Skip to content

NEWS: Harper-Charest agree to oil exploration in the St. Lawrence

The Gulf of St. Lawrence is the world’s largest estuary and the outlet for the Great Lakes via the St. Lawrence River into the Atlantic Ocean. Increasingly, concerned groups have been saying that oil and gas exploration and drilling should not take place in the Gulf. Last November, the Council of Canadians joined in that call.

This morning, the Globe and Mail reports that the Harper government and the Charest government have signed “a deal that opens the door to oil exploration in the St. Lawrence and fuels hopes for economic development in poor parts of the province. The agreement to be unveiled on Thursday in Gatineau, Que., will lead to exploration for billions of barrels of oil and natural gas in the Old Harry field in the Gulf of St. Lawrence, which straddles Quebec’s boundary with Newfoundland. …Quebec Minister of Natural Resources Nathalie Normandeau said last fall that the Old Harry site represented an estimated two billion barrels of oil and perhaps as much as five trillion cubic feet of natural gas.”

It is now believed that Quebec will lift its moratorium on exploration in its Gulf waters by late 2012.

While the article reports that, “Conservative officials are predicting the Old Harry deal will be well received in Quebec, especially in eastern areas that suffer chronic unemployment”, there is no reference to its environmental consequences. David Suzuki with Faisal Moola have written, “Imagine a similar incident (to the Deepwater Horizon explosion in the Gulf of Mexico) in an inland sea one-sixth the size of the Gulf of Mexico. This is a very real fear for people in the five provinces along the Gulf of St. Lawrence — Quebec, Newfoundland and Labrador, Prince Edward Island, New Brunswick, and Nova Scotia — as well as the French territory of St Pierre and Miquelon. …Computer simulations by the David Suzuki Foundation’s Quebec office show that a spill of 10,000 barrels of oil a day over 10 days in different seasons could have a devastating impact on all five provinces along the Gulf of St. Lawrence, affecting tourism, fisheries, and marine life.”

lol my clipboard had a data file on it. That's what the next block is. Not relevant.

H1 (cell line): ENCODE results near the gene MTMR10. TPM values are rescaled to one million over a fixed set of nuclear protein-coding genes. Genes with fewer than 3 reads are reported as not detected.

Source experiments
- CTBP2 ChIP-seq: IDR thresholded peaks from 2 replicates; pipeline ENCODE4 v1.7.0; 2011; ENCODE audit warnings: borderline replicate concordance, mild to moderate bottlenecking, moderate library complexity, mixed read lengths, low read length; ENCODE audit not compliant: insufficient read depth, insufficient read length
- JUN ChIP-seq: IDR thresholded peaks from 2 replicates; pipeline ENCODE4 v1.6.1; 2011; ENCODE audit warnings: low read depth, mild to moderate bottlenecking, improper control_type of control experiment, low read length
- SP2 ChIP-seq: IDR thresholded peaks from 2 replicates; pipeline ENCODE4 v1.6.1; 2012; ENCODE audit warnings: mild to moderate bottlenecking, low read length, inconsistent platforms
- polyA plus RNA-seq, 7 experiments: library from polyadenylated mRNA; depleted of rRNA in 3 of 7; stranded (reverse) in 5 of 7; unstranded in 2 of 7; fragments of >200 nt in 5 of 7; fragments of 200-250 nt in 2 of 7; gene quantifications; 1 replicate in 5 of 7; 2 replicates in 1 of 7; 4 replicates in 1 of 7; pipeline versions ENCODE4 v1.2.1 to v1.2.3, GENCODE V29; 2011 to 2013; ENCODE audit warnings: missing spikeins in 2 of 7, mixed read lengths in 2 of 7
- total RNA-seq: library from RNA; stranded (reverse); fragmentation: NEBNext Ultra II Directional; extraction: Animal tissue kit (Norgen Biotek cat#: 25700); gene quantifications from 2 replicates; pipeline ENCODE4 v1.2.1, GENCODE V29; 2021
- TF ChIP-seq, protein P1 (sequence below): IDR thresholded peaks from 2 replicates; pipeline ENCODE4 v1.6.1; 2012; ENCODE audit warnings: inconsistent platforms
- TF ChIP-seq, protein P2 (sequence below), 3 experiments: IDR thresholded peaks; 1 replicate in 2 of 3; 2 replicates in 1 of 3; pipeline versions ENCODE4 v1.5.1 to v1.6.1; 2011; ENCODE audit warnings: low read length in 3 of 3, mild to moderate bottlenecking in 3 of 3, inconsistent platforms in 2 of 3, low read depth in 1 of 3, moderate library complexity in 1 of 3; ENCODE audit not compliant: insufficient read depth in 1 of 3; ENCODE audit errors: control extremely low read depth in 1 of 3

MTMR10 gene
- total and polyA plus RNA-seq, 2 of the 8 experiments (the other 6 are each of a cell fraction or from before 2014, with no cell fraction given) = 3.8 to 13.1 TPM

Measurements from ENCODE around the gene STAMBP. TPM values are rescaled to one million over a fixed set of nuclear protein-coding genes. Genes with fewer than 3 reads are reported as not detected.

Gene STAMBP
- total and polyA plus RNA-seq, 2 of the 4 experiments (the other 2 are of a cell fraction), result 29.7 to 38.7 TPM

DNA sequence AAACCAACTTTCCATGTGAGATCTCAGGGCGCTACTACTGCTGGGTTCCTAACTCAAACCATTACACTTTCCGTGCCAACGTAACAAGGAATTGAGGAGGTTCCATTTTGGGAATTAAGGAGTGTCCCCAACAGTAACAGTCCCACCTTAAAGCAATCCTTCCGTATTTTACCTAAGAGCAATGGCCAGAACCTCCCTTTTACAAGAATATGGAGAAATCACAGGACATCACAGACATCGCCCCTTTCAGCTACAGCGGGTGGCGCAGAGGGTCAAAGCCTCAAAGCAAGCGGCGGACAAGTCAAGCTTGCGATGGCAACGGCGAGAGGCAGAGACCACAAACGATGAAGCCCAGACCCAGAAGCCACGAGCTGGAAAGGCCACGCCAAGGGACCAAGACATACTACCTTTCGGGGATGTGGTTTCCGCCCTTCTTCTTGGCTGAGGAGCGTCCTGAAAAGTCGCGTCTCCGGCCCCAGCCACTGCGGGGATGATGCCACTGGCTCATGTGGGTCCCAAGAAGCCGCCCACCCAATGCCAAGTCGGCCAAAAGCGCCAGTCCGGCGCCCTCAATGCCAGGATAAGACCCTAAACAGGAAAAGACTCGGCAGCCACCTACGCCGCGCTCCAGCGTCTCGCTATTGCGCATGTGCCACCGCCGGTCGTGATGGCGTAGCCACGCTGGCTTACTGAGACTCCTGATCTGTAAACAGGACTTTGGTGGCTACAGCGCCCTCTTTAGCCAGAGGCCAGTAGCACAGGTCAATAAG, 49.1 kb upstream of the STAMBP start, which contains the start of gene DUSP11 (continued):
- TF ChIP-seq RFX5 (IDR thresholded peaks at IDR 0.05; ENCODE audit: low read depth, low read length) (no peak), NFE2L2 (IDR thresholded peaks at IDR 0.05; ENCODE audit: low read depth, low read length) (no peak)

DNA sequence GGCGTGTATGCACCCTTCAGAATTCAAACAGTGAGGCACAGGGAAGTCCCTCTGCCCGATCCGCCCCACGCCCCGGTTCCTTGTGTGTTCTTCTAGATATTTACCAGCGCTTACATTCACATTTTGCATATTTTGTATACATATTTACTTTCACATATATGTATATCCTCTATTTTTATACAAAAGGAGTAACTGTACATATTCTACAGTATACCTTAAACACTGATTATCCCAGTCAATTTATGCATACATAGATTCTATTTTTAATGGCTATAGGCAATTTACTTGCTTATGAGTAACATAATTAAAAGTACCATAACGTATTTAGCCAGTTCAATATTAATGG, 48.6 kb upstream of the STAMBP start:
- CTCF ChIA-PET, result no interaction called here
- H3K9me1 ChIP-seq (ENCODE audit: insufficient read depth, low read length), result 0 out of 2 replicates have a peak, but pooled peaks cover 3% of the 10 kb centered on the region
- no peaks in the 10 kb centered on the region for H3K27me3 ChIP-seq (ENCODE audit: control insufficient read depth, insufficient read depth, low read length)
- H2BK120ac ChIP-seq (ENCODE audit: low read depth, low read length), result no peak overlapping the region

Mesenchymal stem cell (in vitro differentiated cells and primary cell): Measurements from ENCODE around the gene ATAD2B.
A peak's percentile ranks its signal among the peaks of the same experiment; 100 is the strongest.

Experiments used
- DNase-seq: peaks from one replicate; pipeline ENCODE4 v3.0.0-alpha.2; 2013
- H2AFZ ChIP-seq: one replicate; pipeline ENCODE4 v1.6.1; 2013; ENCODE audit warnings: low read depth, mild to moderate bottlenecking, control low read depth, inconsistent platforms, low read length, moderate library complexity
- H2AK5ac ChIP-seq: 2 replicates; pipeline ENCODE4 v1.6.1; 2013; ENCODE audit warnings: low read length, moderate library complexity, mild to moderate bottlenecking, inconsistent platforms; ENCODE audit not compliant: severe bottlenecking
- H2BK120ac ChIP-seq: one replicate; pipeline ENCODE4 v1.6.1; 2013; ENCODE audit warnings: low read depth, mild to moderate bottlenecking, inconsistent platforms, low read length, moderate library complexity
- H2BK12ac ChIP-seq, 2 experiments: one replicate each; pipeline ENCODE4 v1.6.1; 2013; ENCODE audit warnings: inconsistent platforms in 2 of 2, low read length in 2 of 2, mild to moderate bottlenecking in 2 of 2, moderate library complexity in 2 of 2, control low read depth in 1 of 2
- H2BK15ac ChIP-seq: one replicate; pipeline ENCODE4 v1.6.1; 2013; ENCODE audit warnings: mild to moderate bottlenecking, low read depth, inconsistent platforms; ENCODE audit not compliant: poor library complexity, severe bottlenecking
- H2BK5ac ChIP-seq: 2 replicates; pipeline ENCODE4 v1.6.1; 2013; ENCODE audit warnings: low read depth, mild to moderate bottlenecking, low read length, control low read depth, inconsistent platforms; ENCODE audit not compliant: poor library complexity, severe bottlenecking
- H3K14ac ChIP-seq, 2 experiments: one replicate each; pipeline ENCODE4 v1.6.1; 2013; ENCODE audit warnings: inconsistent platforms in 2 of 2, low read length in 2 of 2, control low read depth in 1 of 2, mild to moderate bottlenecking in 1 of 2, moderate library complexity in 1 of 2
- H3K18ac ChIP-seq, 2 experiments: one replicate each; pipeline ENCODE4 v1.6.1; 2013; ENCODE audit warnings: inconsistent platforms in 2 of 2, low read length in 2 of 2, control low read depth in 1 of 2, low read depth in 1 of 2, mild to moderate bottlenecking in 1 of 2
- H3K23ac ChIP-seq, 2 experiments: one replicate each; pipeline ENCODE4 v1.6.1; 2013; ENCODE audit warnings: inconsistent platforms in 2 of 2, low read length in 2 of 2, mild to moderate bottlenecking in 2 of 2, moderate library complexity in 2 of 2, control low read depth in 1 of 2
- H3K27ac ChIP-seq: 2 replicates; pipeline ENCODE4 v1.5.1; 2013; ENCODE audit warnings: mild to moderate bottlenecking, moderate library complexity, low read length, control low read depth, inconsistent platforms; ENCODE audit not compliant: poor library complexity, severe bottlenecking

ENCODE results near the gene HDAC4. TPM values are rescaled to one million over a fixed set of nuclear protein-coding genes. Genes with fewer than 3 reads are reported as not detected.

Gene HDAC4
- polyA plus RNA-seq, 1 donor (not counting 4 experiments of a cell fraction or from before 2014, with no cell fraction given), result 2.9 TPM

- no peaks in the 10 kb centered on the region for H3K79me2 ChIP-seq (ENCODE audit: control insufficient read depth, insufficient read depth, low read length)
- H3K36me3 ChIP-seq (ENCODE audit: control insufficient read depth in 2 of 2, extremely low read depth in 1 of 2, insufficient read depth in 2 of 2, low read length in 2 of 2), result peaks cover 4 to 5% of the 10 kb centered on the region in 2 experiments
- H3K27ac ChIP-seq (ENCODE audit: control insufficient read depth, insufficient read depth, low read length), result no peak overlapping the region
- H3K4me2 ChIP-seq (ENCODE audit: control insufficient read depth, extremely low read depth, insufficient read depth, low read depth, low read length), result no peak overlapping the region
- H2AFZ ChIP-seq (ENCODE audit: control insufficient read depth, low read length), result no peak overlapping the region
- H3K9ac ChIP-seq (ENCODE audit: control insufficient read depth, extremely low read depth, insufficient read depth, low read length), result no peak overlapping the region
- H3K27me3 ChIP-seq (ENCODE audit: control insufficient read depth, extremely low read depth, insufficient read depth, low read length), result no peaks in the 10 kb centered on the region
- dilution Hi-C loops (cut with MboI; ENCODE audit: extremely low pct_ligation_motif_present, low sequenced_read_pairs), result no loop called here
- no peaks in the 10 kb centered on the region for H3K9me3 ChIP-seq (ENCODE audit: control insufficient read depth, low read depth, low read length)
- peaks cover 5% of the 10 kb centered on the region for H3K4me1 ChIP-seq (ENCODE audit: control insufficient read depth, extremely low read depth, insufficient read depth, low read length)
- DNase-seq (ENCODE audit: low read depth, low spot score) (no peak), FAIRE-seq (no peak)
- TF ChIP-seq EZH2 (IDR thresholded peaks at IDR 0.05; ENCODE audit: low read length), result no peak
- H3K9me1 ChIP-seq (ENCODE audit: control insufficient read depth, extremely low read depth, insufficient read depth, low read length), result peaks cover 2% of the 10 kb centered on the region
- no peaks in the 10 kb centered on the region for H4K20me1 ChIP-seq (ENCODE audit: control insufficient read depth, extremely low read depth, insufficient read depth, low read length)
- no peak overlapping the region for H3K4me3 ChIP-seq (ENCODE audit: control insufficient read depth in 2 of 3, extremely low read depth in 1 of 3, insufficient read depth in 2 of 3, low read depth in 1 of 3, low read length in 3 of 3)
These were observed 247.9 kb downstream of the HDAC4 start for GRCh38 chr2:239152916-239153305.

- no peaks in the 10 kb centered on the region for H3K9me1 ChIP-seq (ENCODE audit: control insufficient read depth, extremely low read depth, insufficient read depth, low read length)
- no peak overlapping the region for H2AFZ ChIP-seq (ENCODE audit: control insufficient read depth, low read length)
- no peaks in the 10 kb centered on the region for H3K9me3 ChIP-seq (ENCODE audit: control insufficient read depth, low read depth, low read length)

The Globe and Mail article is at A previous campaign blog on this situation is at